An Events Guide To the National Eisteddfod

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This year’s Eisteddfod is going to quite different. You won’t need to sell a kidney to pay an entrance fee to the Maes. You won’t need wellies to tread from stall to stall in a muddy field. And you won’t have sweat dripping on your head from the ceiling of the Mae B tent; you can dance this year in a location that once housed the Daleks.

The Welsh National Eisteddfod has returned to Cardiff after ten years. It will be hosted in the iconic Bay area, and it’s FREE to get in. But what is an Eisteddfod, and what do you do once you get there? The Sprout is here to help with answers to your burning questions.

What is the Eisteddfod?

According to that highly reputable source Wikipedia (the founder is called Jimmy Wales, after all), an Eisteddfod means to “sit” and to “be”. This is really poetic, which is fitting because this is a festival of music, poetry and so on and so forth. Crucially though, Eisteddfodau have a competitive element- there are most certainly winners and losers.

There are many Eisteddfodau, but only one National Eisteddfod. This one happens every year, celebrates the culture of the entirety of Wales, and is the biggest festival of its kind in Europe. The National’s first appearance in Cardiff was in 1883.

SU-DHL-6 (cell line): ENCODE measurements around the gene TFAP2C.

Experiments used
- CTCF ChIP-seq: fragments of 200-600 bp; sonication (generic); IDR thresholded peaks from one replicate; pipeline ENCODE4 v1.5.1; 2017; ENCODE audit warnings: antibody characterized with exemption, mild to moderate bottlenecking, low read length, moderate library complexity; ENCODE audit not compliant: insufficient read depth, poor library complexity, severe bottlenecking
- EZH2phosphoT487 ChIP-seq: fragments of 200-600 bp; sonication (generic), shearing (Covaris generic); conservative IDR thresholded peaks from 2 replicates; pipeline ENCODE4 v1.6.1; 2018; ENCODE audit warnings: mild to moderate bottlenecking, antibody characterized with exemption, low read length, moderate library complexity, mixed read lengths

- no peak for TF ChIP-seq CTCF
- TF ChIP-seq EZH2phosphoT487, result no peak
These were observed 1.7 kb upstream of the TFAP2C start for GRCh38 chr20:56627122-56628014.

Probably the most famous winner at the National Eisteddfod is Hedd Wyn, real name Ellis Evans. He won with a groundbreaking bit of poetry in 1917 but by the time the prize was announced he had been killed, along with many others, fighting in World War 1.

As well as the National Eisteddfod, another notable event is the Urdd Eisteddfod, or youth Eisteddfod, which is itself slated to come to Cardiff in 2019.

What do you do there?

There will be concerts, comedy, literature, quizzes, food, carnivals, films, theatre, poetry, competitions and much, much more. Generally, a lot of the Eisteddfod is delivered “yng Nghymraeg” (in Welsh).

Here are just some of the events to look out for during the week:

  • Newport College of Art’s 1968 film After Many A Summer: The changing face of Tiger Bay, which will be screened as part of the Contemporary Art Society of Wales’ 80th anniversary exhibition.
  • Christian Aid Cymru is doing an escape room, and they’re looking for volunteers!
  • Crazy science activities from how to build a boat, to turning the tide on plastic; take a look at the timetable.
  • Wales on the Map Quiz: Test your knowledge of Wales
  • Carnifal Y Môr (The Sea Carnival): Colourful and lively music
  • Code your very own racing or diving game at the Science and Technology Village with the DVLA!
  • Write your own zine with Y Selar magazine
  • Cartooning with Huw Aaron, Mellten cartoonist and one of Wales’ best-known Welsh-language cartoonist
  • BBC Radio Cymru stage: a non-stop cavalcade of your favourite bands and artists from the Welsh music scene

As we mentioned, it’s free, so you have nothing to lose by heading down to the Bay next week to see the sights.

Additional information

There are over 1,000 activities happening across the week, some free, some you have to pay. Search all the events here, or download the Pocket Programme here.

To see where all the different locations are, click here.

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